It's a Modern Warfare 3 joke site littered with pro-Battlefield 3 propaganda, trolling fans of the former first-person shooter or anyone sensitive enough to take the bait, and now Activision wants it shut down—so much so that it's filed a domain name dispute with the National Arbitration Forum. The NAF describes itself as a litigation alternative, and specializes in domain name dispute resolution.
The complaint was filed after the owner of the site—registered in March 2009—began automatically redirecting visitors to EA's Battlefield 3 website (the site has since returned to simply mocking Modern Warfare 3).
"Warning: this website is under siege," declares the site in klaxon-red lettering at the top of the page, while auto-loading a Life of Brian clip (the Michael Palin "Biggest Dickus" sequence, except with "Modern Warfare" and "Modern Warfare 3" overdubbed for the joke name). If you're reasonably thick-skinned, it's rather clever and mildly amusing.
"Modern Warfare is back," the site continues. "On November 8, 2011, the most over-hyped first-person action series of all-time returns with the copy and paste sequel to the lackluster Call of Duty: Modern Warfare 2."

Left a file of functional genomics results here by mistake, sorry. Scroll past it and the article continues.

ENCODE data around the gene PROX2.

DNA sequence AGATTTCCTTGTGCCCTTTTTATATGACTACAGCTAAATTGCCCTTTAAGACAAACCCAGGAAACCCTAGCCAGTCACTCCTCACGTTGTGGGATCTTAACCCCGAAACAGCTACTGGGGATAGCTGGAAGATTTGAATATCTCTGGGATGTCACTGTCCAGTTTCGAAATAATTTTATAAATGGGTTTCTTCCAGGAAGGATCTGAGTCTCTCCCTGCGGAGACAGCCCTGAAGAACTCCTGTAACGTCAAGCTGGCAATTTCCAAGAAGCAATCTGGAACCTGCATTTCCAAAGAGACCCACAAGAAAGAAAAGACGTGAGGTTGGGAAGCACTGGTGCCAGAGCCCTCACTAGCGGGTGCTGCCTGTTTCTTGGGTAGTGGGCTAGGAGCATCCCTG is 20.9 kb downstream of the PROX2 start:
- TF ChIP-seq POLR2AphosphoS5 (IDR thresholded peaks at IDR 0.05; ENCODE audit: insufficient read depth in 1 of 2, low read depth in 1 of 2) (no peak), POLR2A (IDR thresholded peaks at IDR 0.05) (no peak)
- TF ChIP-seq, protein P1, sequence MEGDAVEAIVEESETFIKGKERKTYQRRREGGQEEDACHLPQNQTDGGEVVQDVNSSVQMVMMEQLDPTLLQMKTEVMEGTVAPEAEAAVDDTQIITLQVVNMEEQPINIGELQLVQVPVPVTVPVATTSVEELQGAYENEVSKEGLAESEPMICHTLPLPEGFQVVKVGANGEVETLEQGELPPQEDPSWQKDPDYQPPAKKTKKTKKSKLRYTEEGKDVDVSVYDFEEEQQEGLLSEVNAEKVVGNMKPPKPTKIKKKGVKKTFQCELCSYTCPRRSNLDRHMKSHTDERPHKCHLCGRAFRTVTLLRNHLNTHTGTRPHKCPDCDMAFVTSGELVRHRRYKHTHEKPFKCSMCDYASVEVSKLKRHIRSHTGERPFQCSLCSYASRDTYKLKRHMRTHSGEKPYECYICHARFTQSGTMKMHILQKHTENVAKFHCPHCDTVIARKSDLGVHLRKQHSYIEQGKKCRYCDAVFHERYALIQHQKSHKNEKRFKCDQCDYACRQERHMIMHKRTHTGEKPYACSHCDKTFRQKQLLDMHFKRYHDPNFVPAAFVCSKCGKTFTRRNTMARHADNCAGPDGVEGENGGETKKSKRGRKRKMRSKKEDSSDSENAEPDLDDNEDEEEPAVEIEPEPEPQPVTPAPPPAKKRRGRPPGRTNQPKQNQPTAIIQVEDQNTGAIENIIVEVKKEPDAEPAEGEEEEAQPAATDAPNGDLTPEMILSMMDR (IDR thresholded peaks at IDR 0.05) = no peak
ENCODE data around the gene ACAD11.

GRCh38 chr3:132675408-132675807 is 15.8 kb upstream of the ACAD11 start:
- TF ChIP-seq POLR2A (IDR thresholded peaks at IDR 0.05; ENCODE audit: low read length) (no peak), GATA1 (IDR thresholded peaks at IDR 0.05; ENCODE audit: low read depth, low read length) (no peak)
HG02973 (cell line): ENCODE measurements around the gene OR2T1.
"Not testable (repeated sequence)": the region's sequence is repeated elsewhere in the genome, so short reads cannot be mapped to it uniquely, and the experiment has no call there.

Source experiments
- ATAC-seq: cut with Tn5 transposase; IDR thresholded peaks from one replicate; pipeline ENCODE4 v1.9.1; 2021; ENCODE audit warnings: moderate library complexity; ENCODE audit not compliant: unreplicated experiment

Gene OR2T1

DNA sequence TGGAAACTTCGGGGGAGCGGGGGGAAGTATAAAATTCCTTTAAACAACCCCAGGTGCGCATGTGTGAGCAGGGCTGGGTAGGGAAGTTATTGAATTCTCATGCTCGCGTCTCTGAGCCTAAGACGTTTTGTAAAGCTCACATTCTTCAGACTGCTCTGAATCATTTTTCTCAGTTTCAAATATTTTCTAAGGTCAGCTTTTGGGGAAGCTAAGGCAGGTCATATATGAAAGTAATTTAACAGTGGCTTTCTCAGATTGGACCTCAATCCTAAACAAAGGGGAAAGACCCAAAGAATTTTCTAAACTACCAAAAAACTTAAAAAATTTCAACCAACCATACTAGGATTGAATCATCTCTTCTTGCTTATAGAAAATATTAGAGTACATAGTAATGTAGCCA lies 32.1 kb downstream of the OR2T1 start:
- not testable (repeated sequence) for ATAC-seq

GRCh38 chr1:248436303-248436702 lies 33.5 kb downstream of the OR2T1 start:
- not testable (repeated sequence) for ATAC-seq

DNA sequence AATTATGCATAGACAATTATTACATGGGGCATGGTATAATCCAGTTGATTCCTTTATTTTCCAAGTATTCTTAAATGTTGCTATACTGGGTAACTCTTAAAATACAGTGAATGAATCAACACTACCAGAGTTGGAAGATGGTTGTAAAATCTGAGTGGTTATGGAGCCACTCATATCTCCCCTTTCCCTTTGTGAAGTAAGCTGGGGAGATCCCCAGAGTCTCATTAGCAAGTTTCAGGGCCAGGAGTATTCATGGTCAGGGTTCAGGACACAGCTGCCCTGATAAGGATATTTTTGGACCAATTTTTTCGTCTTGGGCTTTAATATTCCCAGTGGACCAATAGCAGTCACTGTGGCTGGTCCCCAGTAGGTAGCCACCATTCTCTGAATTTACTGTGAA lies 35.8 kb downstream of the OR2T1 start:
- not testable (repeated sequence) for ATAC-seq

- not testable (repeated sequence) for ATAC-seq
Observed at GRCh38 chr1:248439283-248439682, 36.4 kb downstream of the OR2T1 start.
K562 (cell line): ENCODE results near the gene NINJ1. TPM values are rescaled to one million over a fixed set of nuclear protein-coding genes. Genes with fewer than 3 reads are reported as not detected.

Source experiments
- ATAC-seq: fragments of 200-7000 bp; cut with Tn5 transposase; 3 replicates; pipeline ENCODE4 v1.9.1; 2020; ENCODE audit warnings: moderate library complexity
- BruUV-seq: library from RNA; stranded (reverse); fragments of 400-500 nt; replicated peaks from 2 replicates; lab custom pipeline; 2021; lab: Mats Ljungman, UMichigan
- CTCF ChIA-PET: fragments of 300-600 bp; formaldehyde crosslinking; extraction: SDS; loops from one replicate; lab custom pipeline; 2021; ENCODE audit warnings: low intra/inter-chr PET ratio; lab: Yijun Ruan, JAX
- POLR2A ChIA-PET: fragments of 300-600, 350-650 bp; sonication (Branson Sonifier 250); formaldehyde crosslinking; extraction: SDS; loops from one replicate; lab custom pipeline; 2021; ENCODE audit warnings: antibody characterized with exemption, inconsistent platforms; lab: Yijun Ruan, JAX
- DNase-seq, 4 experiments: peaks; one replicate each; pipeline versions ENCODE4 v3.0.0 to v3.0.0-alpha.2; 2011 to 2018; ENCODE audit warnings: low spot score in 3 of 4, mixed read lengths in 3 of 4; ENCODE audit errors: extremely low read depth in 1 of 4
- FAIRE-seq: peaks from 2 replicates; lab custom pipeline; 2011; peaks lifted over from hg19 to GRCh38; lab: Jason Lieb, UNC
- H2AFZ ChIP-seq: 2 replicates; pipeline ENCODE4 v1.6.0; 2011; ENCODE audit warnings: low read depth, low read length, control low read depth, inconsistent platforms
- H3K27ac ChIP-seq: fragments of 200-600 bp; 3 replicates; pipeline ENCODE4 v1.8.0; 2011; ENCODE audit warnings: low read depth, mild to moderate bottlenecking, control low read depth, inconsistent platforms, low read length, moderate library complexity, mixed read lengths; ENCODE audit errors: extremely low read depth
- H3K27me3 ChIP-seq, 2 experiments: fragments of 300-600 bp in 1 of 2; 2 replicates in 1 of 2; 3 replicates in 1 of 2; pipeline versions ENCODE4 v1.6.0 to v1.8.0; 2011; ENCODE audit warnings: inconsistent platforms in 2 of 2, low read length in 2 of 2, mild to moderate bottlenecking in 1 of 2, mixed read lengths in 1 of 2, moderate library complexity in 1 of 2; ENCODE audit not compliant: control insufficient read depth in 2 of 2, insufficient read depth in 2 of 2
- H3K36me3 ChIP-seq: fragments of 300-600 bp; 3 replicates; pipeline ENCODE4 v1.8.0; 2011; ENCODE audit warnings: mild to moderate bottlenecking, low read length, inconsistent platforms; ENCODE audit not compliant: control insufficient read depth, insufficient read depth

The page currently has nearly 17,000 Facebook "Likes."
According to the complaint, Activision paid $2,600 to have the dispute reviewed by three NAF panelists, and describes its "premier" franchise (Modern Warfare) as having "generated gross receipts in excess of $1 billion retail," admitting spending "in excess of $24 million" on advertising to date. The complaint's remainder claims the site is essentially rigged to promote Battlefield 3 and "misleadingly divert consumers or tarnish [Activision's] trademark or service mark."
"In summary," writes Activision, "the Respondent is not known by a name consisting in whole or in part of the wording Modern Warfare 3 or its substantial equivalent; the domain Name contains and displays Complainant's Mark in its entirety; and the websites to which the Domain Name has been directed are hostile to Complainant's games and openly supportive of a primary competitor's products, all to the detriment and disruption of Complainant's business."
Are Activision's claims legitimate? I'm not an expert in domain name dispute resolution, so I won't waste your time guessing, though I know enough about prior instances to realize these things can swing either way. The threshold for Activision is fairly high, but the company does seem to be making a reasonable case under the ICANN's "Uniform Domain-Name Dispute-Resolution Policy." For instance, it can show that "the domain name is identical or confusingly similar to a trademark or service mark in which the complainant has rights."
The tougher points include proving that "the registrant does not have any rights or legitimate interests in the domain name" (the registrant claims that ModernWarfare3.com is a "fan site") and that "the registrant registered the domain name and is using it in bad faith'." (Activision's notes about URL redirection and beta registration may carry weight here.)